It shall be the responsibility of the Dissertation Committee to approve the dissertation project, to supervise its execution, and to arrange and attend the final examination of the student. All members of the Dissertation Committee must tentatively approve the dissertation before the final oral examination is scheduled and agree that it is time for this examination to be held. Attendance at the final oral examination is open to all members of the candidate’s major department and any member of the Graduate Faculty. However, only members of the Dissertation Committee may cast votes. A unanimous vote of the Dissertation Committee is required for the student to pass the final oral examination. If, at the final examination, two members of the Dissertation Committee cast negative votes, the candidate will be informed that he or she has not passed the examination. If there is but one negative vote, the degree will be held up pending action of the Graduate Council.

*Refers to administrative entity for which degree has been authorized (i.e., department, program, school, etc.).

Five College Cooperative Ph.D. Program

A cooperative Ph.D. program is offered by Amherst, Hampshire, Mount Holyoke and Smith Colleges, and the University of Massachusetts Amherst. The degree is awarded by this university, but in exceptional cases much of the work leading to it may be taken at one or another of the participating institutions. Departments authorized to offer the cooperative Ph.D. degree are: all departments in the biological sciences, Chemistry, Geology, Physics, and Astronomy.

An applicant must apply for the Five College Cooperative Ph.D. Program through the Graduate School of the University of Massachusetts. The applicant must then secure the approval of the appropriate academic department at the university. The application then will be forwarded to the appropriate Five College institution for its evaluation. The letter of acceptance to the applicant is sent only by the Dean of the Graduate School of the University of Massachusetts, not by the other cooperating institution.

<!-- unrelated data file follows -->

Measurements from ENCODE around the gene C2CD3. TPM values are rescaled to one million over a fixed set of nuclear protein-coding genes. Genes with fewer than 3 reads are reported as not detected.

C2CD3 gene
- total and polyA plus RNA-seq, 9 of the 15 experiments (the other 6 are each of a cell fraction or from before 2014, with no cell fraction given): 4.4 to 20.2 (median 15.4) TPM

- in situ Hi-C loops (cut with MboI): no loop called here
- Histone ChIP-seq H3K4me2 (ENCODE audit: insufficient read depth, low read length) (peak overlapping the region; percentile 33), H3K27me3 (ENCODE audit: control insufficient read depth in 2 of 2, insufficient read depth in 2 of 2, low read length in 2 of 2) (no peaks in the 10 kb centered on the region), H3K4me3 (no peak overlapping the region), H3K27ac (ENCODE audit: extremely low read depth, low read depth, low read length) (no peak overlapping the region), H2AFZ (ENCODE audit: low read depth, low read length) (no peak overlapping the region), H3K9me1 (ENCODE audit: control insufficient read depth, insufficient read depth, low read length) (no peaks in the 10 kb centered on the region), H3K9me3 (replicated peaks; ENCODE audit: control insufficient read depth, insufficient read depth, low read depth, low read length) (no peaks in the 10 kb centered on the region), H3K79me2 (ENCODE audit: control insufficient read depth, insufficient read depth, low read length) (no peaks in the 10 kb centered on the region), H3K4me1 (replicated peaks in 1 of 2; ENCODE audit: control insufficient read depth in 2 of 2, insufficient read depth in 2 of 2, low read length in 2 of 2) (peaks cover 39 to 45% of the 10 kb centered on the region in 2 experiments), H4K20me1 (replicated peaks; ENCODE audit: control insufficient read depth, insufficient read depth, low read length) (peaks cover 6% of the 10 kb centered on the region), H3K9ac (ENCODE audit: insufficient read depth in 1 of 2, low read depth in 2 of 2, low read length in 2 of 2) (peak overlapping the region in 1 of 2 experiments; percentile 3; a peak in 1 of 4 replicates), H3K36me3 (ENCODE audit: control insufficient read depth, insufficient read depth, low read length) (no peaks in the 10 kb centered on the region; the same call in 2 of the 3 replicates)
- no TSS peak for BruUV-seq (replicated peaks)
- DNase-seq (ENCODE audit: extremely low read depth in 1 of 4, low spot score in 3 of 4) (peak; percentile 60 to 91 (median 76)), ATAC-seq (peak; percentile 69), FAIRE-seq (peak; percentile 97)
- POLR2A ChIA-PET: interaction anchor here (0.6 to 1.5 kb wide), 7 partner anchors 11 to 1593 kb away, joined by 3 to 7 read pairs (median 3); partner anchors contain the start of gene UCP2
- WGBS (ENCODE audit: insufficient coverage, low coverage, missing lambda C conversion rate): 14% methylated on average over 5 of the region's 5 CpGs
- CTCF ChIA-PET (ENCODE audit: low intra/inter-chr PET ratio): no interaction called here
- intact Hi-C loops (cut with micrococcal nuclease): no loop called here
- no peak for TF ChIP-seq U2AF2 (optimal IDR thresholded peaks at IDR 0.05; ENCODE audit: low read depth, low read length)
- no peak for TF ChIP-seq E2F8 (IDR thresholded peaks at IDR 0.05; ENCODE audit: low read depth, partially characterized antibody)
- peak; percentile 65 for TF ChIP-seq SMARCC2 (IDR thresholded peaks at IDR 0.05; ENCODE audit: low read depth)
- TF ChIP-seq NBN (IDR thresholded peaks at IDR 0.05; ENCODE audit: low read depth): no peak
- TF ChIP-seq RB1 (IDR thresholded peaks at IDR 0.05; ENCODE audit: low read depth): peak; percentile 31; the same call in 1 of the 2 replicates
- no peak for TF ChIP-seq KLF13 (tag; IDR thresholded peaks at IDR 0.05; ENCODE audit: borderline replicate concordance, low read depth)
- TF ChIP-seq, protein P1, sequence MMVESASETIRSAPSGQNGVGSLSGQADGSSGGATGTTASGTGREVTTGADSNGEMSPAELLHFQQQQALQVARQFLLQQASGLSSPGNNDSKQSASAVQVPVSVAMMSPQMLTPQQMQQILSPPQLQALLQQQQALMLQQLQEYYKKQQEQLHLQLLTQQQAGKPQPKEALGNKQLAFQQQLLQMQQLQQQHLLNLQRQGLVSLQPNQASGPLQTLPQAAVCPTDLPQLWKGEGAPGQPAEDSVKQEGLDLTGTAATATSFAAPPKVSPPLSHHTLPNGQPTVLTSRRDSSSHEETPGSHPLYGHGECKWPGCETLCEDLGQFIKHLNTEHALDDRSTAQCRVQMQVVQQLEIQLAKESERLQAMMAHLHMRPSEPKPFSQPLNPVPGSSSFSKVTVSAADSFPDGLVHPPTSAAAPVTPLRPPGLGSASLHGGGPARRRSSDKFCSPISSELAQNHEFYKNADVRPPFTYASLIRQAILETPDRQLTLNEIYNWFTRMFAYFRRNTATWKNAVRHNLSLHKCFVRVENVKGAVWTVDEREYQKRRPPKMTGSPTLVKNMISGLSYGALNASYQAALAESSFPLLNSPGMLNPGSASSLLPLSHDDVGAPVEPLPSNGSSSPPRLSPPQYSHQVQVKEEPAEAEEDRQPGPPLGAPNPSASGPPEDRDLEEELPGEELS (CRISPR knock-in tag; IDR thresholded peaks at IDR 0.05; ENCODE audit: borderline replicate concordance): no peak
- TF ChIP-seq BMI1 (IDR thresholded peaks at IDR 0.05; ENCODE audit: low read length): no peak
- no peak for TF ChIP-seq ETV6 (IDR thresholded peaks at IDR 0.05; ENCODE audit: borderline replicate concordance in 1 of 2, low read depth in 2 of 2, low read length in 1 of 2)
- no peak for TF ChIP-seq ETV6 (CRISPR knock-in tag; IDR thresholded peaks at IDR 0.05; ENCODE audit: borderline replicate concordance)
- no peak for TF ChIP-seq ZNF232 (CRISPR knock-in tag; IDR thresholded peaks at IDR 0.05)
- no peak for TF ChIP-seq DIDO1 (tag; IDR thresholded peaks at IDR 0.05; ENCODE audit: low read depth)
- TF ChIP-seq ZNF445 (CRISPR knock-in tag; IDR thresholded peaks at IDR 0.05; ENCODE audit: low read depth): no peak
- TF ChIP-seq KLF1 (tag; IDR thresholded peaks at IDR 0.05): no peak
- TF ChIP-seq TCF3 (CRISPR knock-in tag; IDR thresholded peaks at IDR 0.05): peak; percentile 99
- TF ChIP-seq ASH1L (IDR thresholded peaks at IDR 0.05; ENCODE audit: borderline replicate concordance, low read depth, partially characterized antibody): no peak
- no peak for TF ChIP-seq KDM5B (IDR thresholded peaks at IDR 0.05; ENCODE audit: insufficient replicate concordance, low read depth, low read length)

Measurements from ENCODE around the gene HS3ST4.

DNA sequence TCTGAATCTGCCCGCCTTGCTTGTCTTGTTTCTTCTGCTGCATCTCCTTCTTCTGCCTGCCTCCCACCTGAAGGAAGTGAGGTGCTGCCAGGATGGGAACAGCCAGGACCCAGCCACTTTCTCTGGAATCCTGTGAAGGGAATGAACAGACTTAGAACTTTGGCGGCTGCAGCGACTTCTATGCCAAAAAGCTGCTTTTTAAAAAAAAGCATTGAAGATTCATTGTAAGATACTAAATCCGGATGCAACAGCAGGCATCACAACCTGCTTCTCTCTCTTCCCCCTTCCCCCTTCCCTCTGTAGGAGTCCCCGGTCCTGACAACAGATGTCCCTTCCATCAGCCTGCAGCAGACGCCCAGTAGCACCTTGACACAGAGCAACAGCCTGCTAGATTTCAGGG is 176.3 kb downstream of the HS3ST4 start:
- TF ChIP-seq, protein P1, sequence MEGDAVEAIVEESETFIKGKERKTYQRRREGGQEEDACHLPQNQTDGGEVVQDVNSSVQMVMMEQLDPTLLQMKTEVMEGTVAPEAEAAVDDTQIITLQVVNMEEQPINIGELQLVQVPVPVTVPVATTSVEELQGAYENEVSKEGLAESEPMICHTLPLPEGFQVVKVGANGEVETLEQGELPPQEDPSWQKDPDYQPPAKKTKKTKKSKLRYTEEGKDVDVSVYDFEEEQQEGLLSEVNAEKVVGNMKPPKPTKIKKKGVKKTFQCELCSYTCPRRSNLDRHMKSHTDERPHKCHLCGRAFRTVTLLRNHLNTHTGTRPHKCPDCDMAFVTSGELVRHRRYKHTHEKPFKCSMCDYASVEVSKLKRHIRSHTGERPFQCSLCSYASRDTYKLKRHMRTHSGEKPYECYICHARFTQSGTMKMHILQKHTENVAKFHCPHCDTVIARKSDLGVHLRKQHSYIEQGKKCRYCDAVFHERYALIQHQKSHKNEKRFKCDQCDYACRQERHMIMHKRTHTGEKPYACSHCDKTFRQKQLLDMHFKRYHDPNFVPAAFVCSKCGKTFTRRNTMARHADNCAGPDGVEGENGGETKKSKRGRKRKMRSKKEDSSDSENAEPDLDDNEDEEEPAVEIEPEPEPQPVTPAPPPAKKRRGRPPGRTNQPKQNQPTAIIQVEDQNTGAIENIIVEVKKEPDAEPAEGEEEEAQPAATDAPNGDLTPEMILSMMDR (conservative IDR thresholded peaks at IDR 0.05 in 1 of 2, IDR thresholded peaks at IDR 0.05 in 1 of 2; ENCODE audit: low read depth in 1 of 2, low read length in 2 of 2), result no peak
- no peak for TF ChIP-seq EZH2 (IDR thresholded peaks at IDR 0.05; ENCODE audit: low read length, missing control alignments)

Registration for the Five College Cooperative Ph.D. students is handled only through the Graduate School of the University of Massachusetts.

Degrees awarded in this program will be appropriately indicated on the diploma and the permanent record.

All requirements for the Five College Cooperative Ph.D. degree are similar to those for the Ph.D. degree at the university except for the residency requirement. Residence in this program will apply to the institution where the dissertation work is done.

The names of the Graduate Faculty at cooperating institutions are listed at the end of this Bulletin.

Doctoral Dissertation

In addition to the other requirements of the Graduate School, a candidate for the degree Doctor of Philosophy (Ph.D.) or Doctor of Education (Ed.D.) must complete an acceptable dissertation. The dissertation qualifies for acceptance when it satisfies the following criteria: 1) It should demonstrate the candidate’s intellectual competence and maturity in the field of concentration; 2) It should make an original and valid contribution to human knowledge; 3) It should be an individual achievement and the product of independent research.

Although doctoral dissertations may result from a project involving collaboration of several scholars, the individual contribution of each doctoral candidate must be substantial, clearly identified, and separately presented. Length of the dissertation is governed by the nature of its subject matter.

The dissertation in its completed form will be judged largely upon the ability of the candidate to review and make critical use of the literature; to formulate a problem, plan a method of attack, and work systematically toward a solution; to summarize the material or data, and draw conclusions based thereon. Scholastic attainment in writing and presenting the results of the study will be crucial. The goal of the dissertation is to make a contribution to knowledge. It should be of publishable quality.